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Love potions

Through the ages, a range of food, spices and potions have been considered powerful aphrodisiacs, some sinfully delicious and others simply too awful to contemplate.

13 Feb 2007

According to Greek mythology, Aphrodite, goddess of love and sexuality, emerged from the sea bearing herbs that could cure impotence, enhance sexual pleasure and give rise to love and fertility – the origins of the word aphrodisiac.

Nowadays, most aphrodisiacs bar a few exceptions, are packed with nutritional goodness, so by including them in your diet, you will not only be upping the love stakes, but you will also be adding to your general well-being.


There are hundreds of theories as to why this undeniably delicious delicacy deserves its reputation as being the ultimate method to get you in the mood. One theory suggests that the way in which oysters stimulate our senses has little to do with science and everything to do with their seductive appearance. On a more scientific level, these delectable creatures are low in fat and high in salt and glycogen, an essential element in muscle contraction.


This rare delicacy has earned its reputation as an aphrodisiac for a number of reasons. The eggs are symbols of fertility. Caviar is precious and expensive, and associated with luxury and celebration, both of which are romantic notions. It is also rich in vitamins and phosphorus and is said to nourish and enhance nerve cells, which help to heighten our romantic instincts.


Chillies and other spicy food are seen as aphrodisiacs because their effect on the body is similar to that of making love – you get all hot and sweaty. Chillies also contain capsaicin, which is responsible for the burning sensation. It stimulates nerve endings to release chemicals that trigger the release of endorphins and gives you a pleasurable feeling.


This vegetable is often considered an aphrodisiac but whether these claims can be backed up with chemical facts is not certain. Asparagus is rich in vitamin E, which is considered a sex-hormone stimulant so, even if asparagus does not get you in the mood, it is sure to give your health a boost. It is also packed with loads of goodness, thanks, largely, to the presence of the amino acid asparagine, known to be a strong diuretic. Asparagus also stimulates the kidneys, helps to clean the blood and is excellent for healthy bowel maintenance.

In addition, asparagus contains betacarotene, vitamins B1 and C, biofl avonoid and potassium. Some people have reported that it soothes a nervous mind, so perhaps it may not be a bad snack before a romantic rendezvous.


Truffles contain a chemical that is similar to the male pig sex hormone, which explains why sows are used to search for truffl es. The chemical in truffles is also similar to the human male sex hormone, which is where this delicacy’s romantic reputation originated.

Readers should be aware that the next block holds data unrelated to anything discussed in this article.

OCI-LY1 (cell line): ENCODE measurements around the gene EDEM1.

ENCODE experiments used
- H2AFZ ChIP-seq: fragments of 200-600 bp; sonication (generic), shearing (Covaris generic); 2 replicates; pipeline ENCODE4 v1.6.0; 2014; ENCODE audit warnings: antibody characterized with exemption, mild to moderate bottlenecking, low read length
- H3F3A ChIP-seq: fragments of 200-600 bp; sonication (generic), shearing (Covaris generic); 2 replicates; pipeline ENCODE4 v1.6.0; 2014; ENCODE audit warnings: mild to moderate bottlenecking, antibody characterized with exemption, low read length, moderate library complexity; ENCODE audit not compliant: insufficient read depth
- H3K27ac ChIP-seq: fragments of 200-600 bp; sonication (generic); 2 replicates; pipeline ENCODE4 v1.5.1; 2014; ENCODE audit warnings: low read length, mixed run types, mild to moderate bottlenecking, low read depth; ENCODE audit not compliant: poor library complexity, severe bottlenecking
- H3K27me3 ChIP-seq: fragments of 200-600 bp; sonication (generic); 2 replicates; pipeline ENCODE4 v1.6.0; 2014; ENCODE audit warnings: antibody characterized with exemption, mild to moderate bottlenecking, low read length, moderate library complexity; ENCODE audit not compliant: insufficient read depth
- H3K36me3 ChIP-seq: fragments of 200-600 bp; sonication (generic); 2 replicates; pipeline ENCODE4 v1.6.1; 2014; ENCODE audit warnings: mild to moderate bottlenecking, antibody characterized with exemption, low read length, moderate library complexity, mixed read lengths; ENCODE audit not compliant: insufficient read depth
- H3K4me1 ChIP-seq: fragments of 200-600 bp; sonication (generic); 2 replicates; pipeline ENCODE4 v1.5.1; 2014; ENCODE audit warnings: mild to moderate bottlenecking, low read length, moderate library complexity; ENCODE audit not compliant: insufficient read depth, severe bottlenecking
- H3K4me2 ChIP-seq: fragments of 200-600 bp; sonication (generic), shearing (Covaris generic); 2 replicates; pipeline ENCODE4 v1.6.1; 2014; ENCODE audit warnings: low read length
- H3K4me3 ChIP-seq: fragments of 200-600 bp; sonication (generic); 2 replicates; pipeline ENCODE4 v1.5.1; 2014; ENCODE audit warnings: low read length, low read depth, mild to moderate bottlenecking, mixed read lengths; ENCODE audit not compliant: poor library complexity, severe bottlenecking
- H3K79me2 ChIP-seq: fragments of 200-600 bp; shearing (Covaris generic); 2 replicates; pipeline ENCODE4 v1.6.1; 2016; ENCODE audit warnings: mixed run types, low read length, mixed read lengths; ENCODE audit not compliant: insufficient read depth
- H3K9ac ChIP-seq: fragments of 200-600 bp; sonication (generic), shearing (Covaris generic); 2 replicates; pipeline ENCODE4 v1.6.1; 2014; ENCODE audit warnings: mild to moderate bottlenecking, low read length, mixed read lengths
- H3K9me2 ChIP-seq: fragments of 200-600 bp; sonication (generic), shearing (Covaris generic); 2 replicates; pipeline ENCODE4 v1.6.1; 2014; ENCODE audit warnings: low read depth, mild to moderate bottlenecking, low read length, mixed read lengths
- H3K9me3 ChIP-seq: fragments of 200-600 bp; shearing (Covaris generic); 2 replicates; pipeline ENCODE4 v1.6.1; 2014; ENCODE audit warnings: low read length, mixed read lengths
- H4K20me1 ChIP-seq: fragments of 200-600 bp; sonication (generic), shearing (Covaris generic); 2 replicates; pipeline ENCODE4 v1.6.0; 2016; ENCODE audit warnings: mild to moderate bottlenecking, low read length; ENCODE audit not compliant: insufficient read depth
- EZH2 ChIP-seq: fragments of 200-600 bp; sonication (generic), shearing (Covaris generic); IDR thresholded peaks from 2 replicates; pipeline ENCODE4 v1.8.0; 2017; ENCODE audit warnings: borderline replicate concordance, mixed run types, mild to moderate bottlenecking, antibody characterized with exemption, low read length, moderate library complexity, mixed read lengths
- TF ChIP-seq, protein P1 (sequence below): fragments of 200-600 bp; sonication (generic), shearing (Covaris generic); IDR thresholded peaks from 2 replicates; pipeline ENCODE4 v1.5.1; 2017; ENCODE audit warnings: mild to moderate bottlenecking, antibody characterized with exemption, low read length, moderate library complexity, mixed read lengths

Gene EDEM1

French food expert Jean Anthelme Brillat-Savarin surmised that, although the truffl e is not exactly an aphrodisiac, it has the tendency to make women more tender and men more likeable. Medieval peasants were so convinced of the erotic powers of truffl es that they went as far as dedicating them to Venus, the Roman goddess of love and beauty.


In ancient Greece, figs were associated with fertility and love and ritual lovemaking followed the arrival of every new crop. Although many say figs are a powerful sexual stimulant, no chemical reason for this has been established. Figs have many nutritional virtues though. They contain vitamins A, B and C and more fibre than any other fruit or vegetable. They are also rich in iron, calcium and potassium and contain no fat, sodium or cholesterol.


This wicked snack is widely considered to be the king of aphrodisiacs. The love of chocolate is often associated with the feeling of euphoria that envelopes you after consuming a little of this sweet indulgence. This feeling has been attributed to ethylxanthines, which are said to be responsible for stimulating, transmitting and conducting nerve impulses.

Chocolate also contains a substance related to caffeine, theobromine, which increases feelings of wellbeing and satisfaction. The higher the cocoa content, the stronger the aphrodisiac properties, so choose dark chocolate to maximise the effect. Chocolate is high in magnesium and boasts more antioxidants than red wine – a good enough excuse to indulge once in a while.


Bananas are rich in vitamin B6, believed to aid the production of sex hormones. They also contain the bromelain enzyme, which is said to improve male libido. Research has shown that the serotonin and norepinephrine found in bananas are natural antidepressants and could make you feel amorous. This humble fruit is also rich in vitamin C, magnesium and potassium and is an excellent source of fi bre. Potassium helps to regulate blood pressure and can reduce the risk of stroke and heart disease. Bananas are easy to digest and contain plenty of carbohydrates, the body’s main source of energy.


Alcohol is generally considered the most common and widely used substance to increase desire. It does, however, have distinct drawbacks. This line from Shakespeare’s Macbeth probably says it best: " provokes and unprovokes, it provokes the desire but takes away from the performance."

Therein lies the rub with this powerful mood enhancer. In moderate amounts it relaxes, and helps to reduce inhibitions. In larger quantities it leads to erection problems in men and difficulty in reaching orgasm in women.

- Ideas


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